The key achievement of the pigs has been that the area where they have only grazed, below the road, has 24% higher soil Carbon. Prior to the pigs both sides of the road had had exactly the same grazing by cattle over the years. Same soils. Same pastures planted. There are some photos at the bottom of the blog elaborating on this.

Waste is a human construct. Nature does not waste. Fortunately pigs consume “waste” that is normally thrown away or buried. Our pigs enjoy the non meat waste from the Spier Wine Farm restaurants as well as waste from a local supermarket and vegetable wholesaler for breakfast, eggs (broken ones from a big egg farm that used to be buried) for lunch, Bertie Coetzee’s organic maize soaked in whey for dinner whilst grazing and rooting in the pastures throughout the day. Bertie’s maize also powers our laying hen and broiler chicken operation. Click here to read about Bertie’s amazing work.

Video 2

Filmed a few minutes after the first one. Also about our growing-them-out-for-slaughter part.

The whey drinker is our third one. They smashed the first two and the bite nipples got blocked. It appears that this Class 12 200mm PVC pipe can handle Mr and Ms pig. There is also a ball valve where we have enlarged the opening.

With reference to the electric fencing you can run all of this off solar. It is key to have the two lines on the horizontal plane as well as the three on the vertical plane. You don’t need to pay the school fees that we have. We also made and galvanised the posts for the electric fence as those from the manufacturers are not pig proof. Also very important to use the 12.5mm Turbo Tape from Gallagher. In fact use only their equipment. Best to email Christo from Gallagher.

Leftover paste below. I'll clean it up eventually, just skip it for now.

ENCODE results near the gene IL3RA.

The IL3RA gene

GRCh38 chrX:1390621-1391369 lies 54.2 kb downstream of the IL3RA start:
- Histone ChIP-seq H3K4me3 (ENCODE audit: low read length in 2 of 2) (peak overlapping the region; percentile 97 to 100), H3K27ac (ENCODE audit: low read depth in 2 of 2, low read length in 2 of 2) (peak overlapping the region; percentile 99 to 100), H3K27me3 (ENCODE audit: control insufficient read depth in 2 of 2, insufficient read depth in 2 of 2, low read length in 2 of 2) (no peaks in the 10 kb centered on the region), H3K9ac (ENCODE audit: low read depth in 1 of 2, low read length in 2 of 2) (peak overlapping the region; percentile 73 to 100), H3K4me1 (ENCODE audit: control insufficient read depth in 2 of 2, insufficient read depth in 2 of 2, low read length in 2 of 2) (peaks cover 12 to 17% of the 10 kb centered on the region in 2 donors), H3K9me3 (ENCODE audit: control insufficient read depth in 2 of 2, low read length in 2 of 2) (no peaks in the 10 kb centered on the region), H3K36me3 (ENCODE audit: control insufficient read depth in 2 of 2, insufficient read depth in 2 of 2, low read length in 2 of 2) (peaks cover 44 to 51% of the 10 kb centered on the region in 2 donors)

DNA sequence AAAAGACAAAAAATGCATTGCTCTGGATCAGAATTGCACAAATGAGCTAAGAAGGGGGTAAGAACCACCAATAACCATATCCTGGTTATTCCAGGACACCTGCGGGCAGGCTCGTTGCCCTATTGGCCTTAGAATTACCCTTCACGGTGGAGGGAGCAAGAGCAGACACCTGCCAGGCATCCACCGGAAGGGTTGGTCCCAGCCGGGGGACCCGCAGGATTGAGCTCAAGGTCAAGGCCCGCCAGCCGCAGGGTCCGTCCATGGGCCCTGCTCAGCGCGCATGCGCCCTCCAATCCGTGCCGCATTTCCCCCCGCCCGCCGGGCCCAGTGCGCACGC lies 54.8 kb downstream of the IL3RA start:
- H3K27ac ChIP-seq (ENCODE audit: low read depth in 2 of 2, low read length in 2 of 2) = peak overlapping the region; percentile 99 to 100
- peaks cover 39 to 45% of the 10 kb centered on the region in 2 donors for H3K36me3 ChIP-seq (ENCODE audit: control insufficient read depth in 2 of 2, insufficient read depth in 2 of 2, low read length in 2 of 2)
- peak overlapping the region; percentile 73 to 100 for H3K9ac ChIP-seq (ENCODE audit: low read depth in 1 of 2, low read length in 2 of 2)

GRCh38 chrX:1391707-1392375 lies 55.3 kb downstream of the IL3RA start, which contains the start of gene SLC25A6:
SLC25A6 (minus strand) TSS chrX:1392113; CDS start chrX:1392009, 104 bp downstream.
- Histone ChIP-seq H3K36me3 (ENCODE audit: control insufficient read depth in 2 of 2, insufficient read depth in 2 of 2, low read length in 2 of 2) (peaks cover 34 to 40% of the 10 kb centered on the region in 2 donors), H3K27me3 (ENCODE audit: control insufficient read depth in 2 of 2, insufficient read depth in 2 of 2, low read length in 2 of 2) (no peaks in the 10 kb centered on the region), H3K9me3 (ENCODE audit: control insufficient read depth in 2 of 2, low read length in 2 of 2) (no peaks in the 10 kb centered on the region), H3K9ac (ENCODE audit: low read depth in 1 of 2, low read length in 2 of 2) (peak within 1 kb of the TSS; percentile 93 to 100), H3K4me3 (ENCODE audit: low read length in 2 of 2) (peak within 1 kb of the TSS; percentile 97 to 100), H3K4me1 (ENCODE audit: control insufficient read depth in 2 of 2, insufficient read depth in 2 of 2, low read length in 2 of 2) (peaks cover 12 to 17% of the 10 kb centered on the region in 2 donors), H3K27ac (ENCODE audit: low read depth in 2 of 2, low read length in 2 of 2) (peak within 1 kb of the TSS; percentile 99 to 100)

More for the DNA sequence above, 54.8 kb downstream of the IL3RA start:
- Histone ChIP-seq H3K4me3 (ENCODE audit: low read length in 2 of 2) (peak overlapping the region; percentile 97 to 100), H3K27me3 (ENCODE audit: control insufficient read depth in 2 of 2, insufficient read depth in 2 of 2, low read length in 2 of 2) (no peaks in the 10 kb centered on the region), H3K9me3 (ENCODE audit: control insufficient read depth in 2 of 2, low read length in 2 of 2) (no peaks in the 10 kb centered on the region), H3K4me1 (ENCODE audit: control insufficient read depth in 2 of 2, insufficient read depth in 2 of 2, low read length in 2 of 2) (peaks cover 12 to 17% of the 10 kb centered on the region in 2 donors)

One thing I failed to mention, which was pointed out to me by one my mentors, Dick Isted, is that is is very important to keep spreading seed in the paddock where the pigs are so that they trample it into the ground, fertilise it and therefore ensure great regrowth of your pastures. The only free energy we have is from the sun and so by ensuring that your pastures are continually green you are maximising this energy. We buy the sweepings from our local seed company, Agricol, for this critical job.

Another key part of our farming is free choice mineral licks for all our livestock. Click here for the detailed story on this biological solution to many of your farming problems. Zinc is a must for outdoor pigs. In our three compartments are Khoisan salt/legume seeds, Zinc Sulfate with Khoisan salt and then the Pat Coleby mix which you can get in the detailed story referred to above.

The two pigs are in a creep feeder. This enables the smaller pigs to get to food that the big ones cannot get to and so we have better growth and happier pigs. Another great idea from our pig mentor, Hendrik O’Neil.

Our hospital patients are in the other creep feeder.